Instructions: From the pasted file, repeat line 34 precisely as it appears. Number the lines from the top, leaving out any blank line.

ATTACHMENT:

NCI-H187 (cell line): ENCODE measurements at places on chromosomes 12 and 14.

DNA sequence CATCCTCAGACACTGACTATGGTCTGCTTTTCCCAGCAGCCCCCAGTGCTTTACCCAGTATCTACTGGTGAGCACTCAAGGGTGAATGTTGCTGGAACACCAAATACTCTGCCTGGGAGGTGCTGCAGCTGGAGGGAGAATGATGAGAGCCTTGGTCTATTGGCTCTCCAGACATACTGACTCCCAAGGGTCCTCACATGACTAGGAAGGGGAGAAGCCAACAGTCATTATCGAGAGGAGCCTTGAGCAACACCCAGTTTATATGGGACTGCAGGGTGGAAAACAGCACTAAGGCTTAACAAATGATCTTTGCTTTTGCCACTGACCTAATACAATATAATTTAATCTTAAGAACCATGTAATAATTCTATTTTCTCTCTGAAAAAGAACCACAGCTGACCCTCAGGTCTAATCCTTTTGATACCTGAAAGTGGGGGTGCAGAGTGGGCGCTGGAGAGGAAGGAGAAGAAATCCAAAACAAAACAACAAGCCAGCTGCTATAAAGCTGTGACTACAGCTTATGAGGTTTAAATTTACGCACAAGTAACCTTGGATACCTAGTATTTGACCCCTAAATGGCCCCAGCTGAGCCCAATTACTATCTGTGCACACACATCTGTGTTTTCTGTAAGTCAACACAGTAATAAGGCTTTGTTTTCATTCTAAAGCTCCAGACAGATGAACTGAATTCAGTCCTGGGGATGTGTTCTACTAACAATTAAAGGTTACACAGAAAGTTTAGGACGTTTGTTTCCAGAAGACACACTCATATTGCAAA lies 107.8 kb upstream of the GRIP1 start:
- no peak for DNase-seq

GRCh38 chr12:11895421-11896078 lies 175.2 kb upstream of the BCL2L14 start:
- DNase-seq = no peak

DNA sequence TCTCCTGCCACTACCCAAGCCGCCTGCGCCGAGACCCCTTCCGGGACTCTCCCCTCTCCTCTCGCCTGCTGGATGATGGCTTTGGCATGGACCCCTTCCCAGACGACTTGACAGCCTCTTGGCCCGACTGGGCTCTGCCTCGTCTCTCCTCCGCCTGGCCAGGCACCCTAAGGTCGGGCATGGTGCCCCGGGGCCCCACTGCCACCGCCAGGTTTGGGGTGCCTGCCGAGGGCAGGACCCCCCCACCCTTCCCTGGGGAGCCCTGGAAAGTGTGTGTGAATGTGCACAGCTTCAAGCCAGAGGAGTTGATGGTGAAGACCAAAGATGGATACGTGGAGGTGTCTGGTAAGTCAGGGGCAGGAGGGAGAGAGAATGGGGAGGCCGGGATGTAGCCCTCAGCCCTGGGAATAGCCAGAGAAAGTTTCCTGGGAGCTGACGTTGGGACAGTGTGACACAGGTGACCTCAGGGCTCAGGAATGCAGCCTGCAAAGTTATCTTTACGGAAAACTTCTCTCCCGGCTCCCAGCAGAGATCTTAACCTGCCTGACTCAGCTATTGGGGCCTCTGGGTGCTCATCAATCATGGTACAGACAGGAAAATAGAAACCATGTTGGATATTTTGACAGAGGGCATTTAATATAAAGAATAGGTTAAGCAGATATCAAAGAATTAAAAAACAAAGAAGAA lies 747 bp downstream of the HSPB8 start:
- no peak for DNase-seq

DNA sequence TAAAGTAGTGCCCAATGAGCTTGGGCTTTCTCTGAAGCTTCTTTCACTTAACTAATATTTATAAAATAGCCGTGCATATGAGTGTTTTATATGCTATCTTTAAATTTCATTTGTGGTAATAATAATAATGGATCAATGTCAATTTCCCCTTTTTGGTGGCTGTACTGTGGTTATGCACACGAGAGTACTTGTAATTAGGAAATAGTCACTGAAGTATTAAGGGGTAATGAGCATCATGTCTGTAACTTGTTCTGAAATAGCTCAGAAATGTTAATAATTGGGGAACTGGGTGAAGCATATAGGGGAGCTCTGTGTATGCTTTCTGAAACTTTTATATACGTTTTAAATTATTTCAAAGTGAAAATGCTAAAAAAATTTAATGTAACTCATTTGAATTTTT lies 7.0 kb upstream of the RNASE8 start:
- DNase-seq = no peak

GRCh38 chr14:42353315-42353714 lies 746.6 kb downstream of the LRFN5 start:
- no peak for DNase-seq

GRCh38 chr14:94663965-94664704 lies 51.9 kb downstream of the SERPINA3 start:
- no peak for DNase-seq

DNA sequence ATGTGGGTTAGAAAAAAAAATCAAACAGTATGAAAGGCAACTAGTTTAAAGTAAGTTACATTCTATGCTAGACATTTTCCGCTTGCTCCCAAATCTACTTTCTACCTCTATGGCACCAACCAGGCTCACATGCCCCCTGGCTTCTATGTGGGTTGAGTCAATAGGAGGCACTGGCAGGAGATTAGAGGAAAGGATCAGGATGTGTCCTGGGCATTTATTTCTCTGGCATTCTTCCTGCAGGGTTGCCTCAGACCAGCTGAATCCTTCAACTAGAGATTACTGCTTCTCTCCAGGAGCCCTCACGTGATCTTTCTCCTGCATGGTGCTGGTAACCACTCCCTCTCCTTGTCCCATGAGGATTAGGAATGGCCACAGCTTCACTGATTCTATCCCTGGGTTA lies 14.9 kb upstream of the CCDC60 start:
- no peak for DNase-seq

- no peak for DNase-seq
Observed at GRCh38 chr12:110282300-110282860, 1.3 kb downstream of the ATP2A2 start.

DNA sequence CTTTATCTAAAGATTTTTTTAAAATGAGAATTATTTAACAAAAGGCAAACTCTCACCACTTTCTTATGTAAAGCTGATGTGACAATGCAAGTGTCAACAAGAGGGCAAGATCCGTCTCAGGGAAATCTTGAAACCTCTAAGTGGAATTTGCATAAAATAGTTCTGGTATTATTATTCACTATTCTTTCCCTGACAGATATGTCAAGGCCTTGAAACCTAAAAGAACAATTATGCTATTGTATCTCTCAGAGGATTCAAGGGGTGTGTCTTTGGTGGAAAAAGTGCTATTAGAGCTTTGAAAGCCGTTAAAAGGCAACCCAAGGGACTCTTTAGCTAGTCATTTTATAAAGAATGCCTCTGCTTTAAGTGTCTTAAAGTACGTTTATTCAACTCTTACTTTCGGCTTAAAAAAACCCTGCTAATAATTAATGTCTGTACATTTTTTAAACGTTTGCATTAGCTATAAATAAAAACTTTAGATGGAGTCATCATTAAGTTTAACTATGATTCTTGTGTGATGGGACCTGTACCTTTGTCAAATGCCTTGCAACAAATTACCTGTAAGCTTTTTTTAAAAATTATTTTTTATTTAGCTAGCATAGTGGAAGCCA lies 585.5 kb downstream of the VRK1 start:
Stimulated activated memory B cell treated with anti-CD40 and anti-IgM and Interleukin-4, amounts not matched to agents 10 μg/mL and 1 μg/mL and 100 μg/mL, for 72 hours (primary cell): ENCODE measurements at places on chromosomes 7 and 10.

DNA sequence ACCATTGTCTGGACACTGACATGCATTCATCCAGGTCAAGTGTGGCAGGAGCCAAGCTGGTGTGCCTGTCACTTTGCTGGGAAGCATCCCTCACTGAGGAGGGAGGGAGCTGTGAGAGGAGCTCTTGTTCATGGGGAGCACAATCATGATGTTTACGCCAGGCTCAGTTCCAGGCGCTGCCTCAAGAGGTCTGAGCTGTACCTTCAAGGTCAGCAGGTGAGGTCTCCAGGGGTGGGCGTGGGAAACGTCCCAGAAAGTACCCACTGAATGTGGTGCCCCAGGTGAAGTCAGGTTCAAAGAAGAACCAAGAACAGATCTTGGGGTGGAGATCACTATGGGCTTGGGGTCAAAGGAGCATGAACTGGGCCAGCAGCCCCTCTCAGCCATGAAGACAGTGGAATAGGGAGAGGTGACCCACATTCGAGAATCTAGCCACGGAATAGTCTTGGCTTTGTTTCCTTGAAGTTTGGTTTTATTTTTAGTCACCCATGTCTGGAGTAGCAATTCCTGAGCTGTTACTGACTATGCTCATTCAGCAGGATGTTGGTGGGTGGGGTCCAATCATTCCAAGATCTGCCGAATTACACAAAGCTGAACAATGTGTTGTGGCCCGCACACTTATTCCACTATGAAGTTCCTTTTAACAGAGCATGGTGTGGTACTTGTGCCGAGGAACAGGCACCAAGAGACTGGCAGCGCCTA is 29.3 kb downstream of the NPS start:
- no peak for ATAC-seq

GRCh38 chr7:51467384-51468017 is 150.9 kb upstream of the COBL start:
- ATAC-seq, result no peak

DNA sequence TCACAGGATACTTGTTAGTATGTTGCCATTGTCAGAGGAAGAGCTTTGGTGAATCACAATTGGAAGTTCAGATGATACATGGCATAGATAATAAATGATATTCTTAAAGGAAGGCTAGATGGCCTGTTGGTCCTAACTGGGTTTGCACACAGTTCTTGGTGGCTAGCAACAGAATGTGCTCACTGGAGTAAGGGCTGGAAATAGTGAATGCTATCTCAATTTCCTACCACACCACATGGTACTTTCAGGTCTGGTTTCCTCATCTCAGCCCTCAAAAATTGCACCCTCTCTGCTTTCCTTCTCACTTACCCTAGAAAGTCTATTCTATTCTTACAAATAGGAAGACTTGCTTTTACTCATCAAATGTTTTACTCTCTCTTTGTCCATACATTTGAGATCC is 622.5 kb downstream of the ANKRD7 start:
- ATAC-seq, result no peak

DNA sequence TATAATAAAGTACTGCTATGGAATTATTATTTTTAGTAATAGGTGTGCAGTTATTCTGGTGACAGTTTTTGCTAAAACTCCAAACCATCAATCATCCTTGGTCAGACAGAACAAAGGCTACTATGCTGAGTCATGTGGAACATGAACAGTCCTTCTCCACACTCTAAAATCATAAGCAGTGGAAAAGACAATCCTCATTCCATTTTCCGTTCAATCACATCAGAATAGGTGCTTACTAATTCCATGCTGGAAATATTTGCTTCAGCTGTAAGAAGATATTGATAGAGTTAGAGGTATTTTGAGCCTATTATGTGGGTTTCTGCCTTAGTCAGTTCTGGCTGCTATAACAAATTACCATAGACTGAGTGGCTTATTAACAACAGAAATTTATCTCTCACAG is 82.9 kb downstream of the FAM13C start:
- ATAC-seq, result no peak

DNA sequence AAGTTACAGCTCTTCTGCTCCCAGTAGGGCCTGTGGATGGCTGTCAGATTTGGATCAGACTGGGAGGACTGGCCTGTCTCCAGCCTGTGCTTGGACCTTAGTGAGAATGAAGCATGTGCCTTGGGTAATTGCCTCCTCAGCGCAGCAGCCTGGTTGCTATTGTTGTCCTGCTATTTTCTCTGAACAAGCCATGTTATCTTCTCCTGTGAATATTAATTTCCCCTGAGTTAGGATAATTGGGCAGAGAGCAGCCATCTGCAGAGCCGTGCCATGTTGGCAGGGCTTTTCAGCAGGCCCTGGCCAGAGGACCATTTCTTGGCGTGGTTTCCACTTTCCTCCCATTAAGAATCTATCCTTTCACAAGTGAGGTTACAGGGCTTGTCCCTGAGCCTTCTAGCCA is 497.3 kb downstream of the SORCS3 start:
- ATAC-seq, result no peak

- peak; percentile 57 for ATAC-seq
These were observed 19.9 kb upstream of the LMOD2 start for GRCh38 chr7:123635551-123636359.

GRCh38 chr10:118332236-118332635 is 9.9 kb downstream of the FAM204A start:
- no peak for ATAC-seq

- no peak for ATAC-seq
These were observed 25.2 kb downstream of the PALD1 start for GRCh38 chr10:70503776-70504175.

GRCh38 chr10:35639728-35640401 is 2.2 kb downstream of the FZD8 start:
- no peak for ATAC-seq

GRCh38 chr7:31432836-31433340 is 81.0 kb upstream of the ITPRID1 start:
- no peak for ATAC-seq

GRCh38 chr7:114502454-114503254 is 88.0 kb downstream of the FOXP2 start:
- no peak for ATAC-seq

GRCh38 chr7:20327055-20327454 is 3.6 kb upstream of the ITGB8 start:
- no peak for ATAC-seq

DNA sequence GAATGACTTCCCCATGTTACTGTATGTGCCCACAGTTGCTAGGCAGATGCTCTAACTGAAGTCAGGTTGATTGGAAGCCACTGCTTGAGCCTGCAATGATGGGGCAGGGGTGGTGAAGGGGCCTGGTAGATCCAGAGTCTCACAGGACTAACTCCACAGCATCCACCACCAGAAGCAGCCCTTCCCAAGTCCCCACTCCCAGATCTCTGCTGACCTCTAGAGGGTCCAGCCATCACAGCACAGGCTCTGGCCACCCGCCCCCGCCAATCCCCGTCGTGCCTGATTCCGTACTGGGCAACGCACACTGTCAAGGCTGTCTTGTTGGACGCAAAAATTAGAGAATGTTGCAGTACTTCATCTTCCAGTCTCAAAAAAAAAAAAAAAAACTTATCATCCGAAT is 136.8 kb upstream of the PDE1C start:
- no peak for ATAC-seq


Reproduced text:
- no peak for ATAC-seq